Data cleanse techniques outlined below.
Even though SSDs are turning out to be mainstream, there are a lot of businesses that are still counting on using out-of-date techniques to destroy the data stored on such drives. When it is time to upgrade the IT (Information Technology) assets, you will experience problems with the ways to take care of the data held on them.
After a while, the hardware will have built up a wide range of stored data, right back from when it was switched on the first time. You have to deal with this data in the approved manner to avert any regulatory infringements and/or data breaches. SSD (Solid State Drive) and HDD (Hard Disk Drive) are usually two different types of hard drives that are used to store data on IT assets.
Data Storage on a Hard Disk Drive and a Solid State Drive
There are one or more rotating disks in a Hard Disk Drive that rely on magnetic storage whereas no moving or mechanical components are present in a Solid State Drive and flash memory is used to store data. Chips are used in SSDs to store data and these are becoming more and more powerful, but also smaller as technology advances.
Due to their different construction, dissimilar techniques are required to destroy data stored on these two very different kinds of drives.
Techniques to Destroy Data on SSDs
Degauss, puncture, and shred are the three most common techniques that are used to destroy data stored on a Solid State Drive (SSD). These are the techniques that render the media unusable. Where possible, it is preferable to wipe hardware by electronic means, using a secure data erasure technique based on software. It lets the IT asset to be remarketed, which is better environmentally and monetarily.
For a physical data cleanse, to get rid of the data contained on SSDs, each chip contained within the SSD must be destroyed physically. This varies to HDDs in which magnetic discs are used, containing data held on ‘CD-like’ platters, which can be cleaned with the help of degaussing, or even by the process of physical destruction.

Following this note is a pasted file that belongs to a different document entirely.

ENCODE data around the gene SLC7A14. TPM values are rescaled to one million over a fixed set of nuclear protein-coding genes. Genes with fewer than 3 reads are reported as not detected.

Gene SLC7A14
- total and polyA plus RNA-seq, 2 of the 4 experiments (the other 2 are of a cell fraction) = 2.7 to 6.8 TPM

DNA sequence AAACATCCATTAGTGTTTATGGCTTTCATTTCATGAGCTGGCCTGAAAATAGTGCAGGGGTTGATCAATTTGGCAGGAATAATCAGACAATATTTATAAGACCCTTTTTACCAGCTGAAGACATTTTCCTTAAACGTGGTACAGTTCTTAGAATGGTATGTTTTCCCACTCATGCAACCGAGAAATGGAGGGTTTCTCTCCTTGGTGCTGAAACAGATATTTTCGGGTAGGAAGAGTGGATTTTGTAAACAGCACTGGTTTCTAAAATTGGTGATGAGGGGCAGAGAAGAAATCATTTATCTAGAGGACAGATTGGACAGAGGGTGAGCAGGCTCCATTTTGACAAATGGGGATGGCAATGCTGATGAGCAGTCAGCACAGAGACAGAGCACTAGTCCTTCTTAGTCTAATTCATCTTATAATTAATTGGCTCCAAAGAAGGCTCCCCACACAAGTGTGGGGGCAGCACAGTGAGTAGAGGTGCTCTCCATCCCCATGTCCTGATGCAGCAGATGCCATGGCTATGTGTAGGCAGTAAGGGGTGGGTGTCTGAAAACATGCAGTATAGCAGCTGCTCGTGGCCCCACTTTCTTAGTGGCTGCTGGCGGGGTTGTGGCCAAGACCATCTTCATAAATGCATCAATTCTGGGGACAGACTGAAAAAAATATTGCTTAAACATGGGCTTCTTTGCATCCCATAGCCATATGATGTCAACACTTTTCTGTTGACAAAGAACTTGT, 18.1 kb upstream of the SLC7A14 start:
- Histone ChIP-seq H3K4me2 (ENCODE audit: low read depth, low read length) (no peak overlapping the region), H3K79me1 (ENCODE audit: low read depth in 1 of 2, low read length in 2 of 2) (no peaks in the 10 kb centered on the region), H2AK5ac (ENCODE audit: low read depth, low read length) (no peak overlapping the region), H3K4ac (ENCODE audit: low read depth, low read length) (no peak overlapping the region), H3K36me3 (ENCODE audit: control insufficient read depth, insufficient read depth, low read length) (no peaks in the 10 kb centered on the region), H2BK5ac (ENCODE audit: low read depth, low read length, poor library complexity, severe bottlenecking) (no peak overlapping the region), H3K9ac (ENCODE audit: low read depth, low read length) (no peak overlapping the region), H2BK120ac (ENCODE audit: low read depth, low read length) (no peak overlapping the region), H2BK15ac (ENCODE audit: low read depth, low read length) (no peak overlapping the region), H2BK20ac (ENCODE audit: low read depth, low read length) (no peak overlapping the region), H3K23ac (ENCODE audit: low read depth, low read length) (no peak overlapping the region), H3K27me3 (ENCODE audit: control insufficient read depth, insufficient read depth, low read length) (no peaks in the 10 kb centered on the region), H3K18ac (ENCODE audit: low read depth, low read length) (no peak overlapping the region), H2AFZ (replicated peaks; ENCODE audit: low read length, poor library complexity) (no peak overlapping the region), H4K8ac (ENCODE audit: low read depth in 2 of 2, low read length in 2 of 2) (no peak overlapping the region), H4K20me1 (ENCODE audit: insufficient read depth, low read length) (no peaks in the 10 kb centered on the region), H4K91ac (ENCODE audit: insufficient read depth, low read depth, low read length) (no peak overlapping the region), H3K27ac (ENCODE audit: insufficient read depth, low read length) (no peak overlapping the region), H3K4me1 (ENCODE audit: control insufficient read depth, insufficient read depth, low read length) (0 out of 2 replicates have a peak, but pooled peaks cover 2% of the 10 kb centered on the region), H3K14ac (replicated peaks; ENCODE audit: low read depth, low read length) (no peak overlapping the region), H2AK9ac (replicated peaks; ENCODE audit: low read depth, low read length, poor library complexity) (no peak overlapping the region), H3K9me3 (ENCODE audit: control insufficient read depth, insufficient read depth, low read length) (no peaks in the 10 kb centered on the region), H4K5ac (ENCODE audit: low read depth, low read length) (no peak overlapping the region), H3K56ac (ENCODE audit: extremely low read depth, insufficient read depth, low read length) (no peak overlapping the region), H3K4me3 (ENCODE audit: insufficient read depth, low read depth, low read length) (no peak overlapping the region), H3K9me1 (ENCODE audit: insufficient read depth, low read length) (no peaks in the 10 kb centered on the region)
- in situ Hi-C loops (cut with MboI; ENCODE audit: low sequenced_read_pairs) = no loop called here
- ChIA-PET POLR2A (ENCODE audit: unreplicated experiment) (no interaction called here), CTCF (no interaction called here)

SSDs can be destroyed in a mechanical process that makes use of specialist shredders. There are rotating blades in such machines, and the material fed into them is forced through these cutting blades that shred the hard drive.
However, since it is possible to pull data through small intact pieces of SSDs, the punching or shredder machine used, must meet the needs precise to the materials that are being data erased. Normally, where a shredder is concerned, this means using a shred size small enough to make sure the destruction of individual chips.
The resulting output is tiny particles of shredded material, the exact size of which depends on the ability of the shredder. It is recommended that shred sizes for SSDs be smaller than ten millimeters to make sure the ships are destroyed.
Even though punching SSDs is also a physical process, it is the one that varies somewhat to hard drive shredding. Drives are put in machinery containing a press that punches pins into the hard drive, and the chips contained within them, destroying the stored data. After punching, the entire memory chips are annihilated in that process and the drive is littered with holes.
Since the data is stored electronically on a solid-state drive, degaussing will not erase the data stored on SSDs (Solid State Drives). It is an efficient technique to remove the data stored on magnetic tapes on open reels or cassettes, floppy disks or HDDs since the data is stored using layers of magnetic fields, disrupted and eliminated by degaussing.
Alternate fields of strong magnetic amplitude are applied by a degausser, which takes away the magnetic properties of the drive or arranges the magnetic data pattern again, irrecoverably eliminating the data.
To ensure regulatory compliance and a secure data cleanse or destruction on SSDs (solid-state drives), both punching and shredding can effectively meet the data sanitization compliance required, while degaussing can’t.
However, both respective methods – shredding and punching – must be performed to the correct specification, to make sure the physical destruction of the chips within those hard drives and delivering complete peace of mind.
Data security needs to be threaded into every aspect of the way an aged IT asset is dealt with. Concerns associated with data destruction not just carry heavy penalties, but there’s even the almost immeasurable expense to the reputation of your business or company, leading to any subsequent violation.
TechReset is one of the most promising service providers to approach when it comes to secure data erasure in Mississauga. Feel free to drop an e-mail at firstname.lastname@example.org or give a call at 905 510 8969 to explore more about effective techniques to destroy data of SSDs.